Fairness questions are being raised about a South Lawrence Trafficway survey commissioned by the state highway department.
The survey was done last month by Colorado consultants hired by the Kansas Department of Transportation. KDOT is trying to determine a viable route for the trafficway's uncompleted eastern leg that is broadly accepted by the community.
In an effort to learn more about community attitudes toward the proposed road, consultants from the Osprey Group interviewed 30 area residents with ties to groups involved in the long-running trafficway controversy.
But critics say the consultants talked with too few of the trafficway's opponents, including the Wetlands Preservation Organization, one of the road's main foes.
"It seems really strange you would identify 16 primary stakeholder (groups) and only interview 12 of them," said Joe Jarvis, a Kansas University student who has attended some of the public forums about the trafficway. "It seems overwhelmingly against the environmental groups, and it's just absurd you wouldn't include the (Wetlands Preservation Organization) from the start."
The WPO, which includes Haskell Indian Nations University students, faculty and alumni, has fought a trafficway that would cut through and destroy the Baker Wetlands.
KDOT is trying to complete the eastern leg of the trafficway, which would connect Kansas Highway 10 east of Lawrence with Interstate 70 northwest of Lawrence. The western 9 miles of the road are completed, but the eastern third remains only in the planning stage.
John Huyler, Osprey co-founder, said he tried to reach the WPO, but learned the group's president was out of the state for the summer. He said he and fellow consultant Dennis Donald only were in town for two days to conduct the interviews.
"We tried to meet with other groups, but because of the vicissitudes of August, we were unable to meet with everyone," Huyler said.
Anna Wilson, a WPO spokeswoman, said a Haskell faculty representative had agreed to meet with the group instead, but Osprey never showed.
She said a WPO member will speak on behalf of the group at today's public meeting with Osprey.
"Yes, it's good we're being included, but it's taken too long to do that," Wilson said.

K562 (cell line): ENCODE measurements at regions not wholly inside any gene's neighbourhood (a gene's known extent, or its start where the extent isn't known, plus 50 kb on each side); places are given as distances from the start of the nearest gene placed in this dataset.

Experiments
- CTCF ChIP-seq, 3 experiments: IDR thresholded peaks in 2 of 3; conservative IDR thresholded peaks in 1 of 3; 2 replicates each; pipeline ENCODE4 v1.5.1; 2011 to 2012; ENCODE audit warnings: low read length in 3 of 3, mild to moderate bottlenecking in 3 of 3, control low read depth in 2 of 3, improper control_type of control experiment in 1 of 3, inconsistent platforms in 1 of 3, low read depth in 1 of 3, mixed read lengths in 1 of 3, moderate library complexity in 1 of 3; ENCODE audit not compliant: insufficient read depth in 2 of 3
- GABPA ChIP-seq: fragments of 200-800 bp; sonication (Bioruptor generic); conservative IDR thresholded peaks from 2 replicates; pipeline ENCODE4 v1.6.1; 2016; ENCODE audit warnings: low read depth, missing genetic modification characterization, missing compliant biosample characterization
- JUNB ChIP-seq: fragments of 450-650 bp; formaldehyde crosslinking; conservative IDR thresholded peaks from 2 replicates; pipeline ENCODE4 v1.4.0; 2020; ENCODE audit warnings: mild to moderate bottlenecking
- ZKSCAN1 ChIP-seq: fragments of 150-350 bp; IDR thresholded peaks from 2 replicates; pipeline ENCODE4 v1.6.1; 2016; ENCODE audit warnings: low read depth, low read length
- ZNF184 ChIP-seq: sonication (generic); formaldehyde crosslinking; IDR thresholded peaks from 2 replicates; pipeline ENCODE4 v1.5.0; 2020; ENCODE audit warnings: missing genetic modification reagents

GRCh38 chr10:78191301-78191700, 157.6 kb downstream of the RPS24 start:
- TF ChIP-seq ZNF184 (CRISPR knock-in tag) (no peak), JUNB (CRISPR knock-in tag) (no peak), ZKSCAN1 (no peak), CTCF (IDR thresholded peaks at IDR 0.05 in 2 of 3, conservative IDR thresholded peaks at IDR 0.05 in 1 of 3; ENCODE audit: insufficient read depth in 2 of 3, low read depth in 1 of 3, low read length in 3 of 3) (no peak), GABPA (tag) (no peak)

Other groups not interviewed before the first survey report results were publicized were Kansas University, Sierra Club and Douglas-Franklin County Coalition of Concerned Citizens.
Carey Maynard-Moody, president of the Wakarusa Chapter of the Sierra Club, said she couldn't make the previous interview session, but she will participate in today's roundtable discussion.
Osprey has organized a second stakeholder meeting from 5:30 p.m. to 9 p.m. today at Spring Hill Suites by Marriott in the Lawrence Riverfront Plaza. Huyler said the stakeholder groups will be asked to identify which road alignments they prefer and talk about their concerns.
"We really look at this as an opportunity for the group to go broad and deep," he said. "We really want to dedicate most of the time to the group."
Jarvis, who has been following the trafficway issue for a couple of years, said he's concerned about the Osprey Group moving too fast.
"It seems like they're just trying to railroad this thing through," he said.
Huyler said Osprey will write a summary report of the meeting, which will be available for the public in two weeks. If the group wants to meet again, he said it can be arranged. He said he plans to ask the group whether the community meetings have been worthwhile.
KDOT hopes to complete the draft Environmental Impact Statement for the uncompleted leg of the road next month.